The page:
Author(s): Geeraedts F, Huckriede A
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Abstract Influenza vaccines have been in use for more than 60 years and have proven to be efficacious in protecting from influenza infections during epidemics and the recent H1N1 pandemic. The development of influenza vaccines has so far been largely based on empirical grounds, which leaves room for vaccine improvement by implementation of recent insights in innate and adaptive immunity. Also, evaluation and approval of new vaccines rely on rather broad correlates of protection such as the hemagglutination inhibition titre, thereby neglecting qualitative aspects of the immune response. Here we discuss how current inactivated influenza vaccine formulations differ in the type of immune response they elicit, their protective capacity, and what causes these differences. Finally, we will discuss how this knowledge can guide the development of new adjuvants that optimize the protective efficacy of influenza vaccines.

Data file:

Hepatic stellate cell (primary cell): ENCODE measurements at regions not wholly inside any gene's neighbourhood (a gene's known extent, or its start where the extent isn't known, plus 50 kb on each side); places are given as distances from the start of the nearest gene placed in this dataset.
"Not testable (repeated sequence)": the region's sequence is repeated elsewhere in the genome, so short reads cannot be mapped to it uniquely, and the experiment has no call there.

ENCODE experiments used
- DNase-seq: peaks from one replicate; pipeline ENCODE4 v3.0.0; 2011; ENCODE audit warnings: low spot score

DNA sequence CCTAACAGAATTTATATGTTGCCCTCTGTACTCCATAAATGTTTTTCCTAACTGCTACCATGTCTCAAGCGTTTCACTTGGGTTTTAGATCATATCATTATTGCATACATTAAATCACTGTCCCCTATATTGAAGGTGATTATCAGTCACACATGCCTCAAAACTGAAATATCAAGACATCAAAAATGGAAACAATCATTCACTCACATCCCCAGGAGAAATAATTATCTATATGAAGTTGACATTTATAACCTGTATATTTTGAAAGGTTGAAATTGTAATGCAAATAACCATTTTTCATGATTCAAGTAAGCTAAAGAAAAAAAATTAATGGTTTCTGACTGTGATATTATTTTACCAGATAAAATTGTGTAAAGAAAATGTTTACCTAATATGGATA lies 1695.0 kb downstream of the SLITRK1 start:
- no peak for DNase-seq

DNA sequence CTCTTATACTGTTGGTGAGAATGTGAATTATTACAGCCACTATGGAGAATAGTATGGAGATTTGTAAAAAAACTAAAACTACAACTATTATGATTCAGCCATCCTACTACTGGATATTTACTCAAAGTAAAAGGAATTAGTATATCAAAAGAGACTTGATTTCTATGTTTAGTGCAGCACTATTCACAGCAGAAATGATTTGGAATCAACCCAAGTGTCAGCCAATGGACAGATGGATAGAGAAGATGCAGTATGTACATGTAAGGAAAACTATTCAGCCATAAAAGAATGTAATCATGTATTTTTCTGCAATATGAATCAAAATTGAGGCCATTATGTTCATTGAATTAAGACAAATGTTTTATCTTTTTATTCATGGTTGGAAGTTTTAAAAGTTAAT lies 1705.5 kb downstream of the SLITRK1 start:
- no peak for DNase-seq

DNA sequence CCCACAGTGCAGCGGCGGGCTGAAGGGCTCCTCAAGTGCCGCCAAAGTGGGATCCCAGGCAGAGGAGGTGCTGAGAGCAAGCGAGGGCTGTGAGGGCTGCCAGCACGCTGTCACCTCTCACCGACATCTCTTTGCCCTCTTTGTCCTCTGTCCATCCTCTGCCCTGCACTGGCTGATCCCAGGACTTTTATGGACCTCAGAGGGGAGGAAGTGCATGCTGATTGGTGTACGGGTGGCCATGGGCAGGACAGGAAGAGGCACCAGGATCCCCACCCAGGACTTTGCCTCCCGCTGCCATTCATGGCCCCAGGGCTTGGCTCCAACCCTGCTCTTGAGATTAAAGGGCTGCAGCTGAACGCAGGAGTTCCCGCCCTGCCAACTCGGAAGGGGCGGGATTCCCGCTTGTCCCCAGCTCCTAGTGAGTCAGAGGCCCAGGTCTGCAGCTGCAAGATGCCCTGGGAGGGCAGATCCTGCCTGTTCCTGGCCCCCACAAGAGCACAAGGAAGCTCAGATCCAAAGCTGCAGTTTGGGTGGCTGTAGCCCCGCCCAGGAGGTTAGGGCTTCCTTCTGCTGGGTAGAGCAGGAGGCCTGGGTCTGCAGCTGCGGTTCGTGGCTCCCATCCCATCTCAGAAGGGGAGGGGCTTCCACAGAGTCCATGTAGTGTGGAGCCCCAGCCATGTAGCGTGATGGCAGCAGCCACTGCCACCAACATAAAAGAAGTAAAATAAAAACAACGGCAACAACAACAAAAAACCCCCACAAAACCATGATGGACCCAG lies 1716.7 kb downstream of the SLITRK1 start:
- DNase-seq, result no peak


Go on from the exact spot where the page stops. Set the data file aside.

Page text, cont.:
This article was published in Adv Exp Med Biol
and referenced in Journal of Gastrointestinal & Digestive System